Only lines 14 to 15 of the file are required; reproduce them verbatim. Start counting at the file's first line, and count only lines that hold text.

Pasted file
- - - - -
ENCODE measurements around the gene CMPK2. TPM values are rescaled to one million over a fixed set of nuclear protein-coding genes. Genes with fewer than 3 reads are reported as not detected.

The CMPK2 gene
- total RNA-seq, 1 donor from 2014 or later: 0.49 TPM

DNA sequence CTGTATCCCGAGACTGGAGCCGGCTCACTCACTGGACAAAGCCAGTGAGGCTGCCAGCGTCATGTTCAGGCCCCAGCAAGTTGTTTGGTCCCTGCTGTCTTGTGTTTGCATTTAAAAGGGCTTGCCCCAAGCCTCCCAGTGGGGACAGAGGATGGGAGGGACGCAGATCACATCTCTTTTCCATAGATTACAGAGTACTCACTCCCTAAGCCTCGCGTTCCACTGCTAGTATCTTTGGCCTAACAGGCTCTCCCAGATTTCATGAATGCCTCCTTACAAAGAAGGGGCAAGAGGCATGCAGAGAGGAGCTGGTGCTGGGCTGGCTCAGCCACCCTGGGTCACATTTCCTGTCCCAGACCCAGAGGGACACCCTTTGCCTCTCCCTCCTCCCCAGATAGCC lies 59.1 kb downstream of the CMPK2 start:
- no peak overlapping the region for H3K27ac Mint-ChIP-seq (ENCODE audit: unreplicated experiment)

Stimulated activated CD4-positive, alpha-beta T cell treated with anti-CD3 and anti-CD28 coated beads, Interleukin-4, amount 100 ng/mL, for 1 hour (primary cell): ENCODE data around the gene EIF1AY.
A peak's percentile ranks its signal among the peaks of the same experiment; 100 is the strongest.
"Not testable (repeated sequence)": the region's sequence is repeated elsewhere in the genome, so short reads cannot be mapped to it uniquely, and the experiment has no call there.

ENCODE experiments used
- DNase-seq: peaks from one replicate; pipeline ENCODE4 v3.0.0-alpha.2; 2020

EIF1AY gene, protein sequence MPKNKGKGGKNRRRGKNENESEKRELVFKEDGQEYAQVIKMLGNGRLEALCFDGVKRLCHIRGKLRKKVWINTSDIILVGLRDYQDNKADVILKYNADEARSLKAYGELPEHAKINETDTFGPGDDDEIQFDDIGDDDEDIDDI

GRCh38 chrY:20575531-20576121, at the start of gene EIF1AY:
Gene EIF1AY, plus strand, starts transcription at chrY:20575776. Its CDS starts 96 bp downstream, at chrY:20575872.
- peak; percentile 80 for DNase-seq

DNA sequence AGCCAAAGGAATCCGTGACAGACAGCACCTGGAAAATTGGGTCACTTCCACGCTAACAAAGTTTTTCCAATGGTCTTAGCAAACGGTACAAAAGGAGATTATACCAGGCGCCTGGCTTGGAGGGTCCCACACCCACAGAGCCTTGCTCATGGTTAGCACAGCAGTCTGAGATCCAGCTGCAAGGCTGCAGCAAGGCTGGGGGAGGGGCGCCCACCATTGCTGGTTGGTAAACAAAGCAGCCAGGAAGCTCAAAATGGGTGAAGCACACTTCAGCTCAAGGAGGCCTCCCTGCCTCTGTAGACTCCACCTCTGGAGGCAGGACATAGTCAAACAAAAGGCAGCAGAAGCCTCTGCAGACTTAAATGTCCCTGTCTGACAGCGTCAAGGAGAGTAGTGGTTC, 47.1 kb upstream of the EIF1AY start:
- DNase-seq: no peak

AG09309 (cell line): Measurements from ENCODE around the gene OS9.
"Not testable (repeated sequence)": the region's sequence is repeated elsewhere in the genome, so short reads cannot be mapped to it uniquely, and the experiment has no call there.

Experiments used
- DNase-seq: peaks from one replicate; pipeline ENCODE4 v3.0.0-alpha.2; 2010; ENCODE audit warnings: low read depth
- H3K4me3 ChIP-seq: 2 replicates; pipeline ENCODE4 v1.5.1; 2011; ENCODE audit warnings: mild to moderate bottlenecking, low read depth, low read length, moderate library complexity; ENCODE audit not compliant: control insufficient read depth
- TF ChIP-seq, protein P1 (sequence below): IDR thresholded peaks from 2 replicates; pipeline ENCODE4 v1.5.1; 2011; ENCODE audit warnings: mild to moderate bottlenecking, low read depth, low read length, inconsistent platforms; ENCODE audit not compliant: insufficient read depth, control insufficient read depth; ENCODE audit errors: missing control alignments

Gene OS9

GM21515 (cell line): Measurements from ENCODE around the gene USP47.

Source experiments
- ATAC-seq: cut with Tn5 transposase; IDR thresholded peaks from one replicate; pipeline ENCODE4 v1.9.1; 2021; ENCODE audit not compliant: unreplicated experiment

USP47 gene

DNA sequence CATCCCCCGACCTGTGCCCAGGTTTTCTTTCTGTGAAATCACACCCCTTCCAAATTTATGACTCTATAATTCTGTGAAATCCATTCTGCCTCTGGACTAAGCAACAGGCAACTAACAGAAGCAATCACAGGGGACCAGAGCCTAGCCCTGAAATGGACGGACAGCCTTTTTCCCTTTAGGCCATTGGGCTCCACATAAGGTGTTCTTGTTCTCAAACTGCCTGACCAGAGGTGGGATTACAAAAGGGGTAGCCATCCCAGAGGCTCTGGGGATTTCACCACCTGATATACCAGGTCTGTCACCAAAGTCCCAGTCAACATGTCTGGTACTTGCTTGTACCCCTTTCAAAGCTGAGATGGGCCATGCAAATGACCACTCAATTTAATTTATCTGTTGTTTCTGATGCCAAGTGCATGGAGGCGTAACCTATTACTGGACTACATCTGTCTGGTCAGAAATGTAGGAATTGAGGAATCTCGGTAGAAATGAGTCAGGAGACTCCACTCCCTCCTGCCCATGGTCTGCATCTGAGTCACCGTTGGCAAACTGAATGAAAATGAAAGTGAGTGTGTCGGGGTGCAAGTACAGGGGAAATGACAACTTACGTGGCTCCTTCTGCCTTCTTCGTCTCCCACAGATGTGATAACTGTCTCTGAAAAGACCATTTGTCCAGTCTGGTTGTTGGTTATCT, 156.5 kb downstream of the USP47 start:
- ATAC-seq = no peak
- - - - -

- peak; percentile 80 for DNase-seq

DNA sequence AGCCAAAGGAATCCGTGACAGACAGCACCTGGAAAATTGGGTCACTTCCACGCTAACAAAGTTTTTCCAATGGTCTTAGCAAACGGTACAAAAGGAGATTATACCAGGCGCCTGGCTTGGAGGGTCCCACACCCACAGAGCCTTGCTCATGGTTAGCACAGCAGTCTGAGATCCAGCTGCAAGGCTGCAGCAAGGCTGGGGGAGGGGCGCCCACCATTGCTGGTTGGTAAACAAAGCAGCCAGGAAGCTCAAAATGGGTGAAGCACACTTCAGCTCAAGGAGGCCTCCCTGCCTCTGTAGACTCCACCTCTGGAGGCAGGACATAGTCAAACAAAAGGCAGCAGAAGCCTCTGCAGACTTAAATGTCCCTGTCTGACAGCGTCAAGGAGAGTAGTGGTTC, 47.1 kb upstream of the EIF1AY start: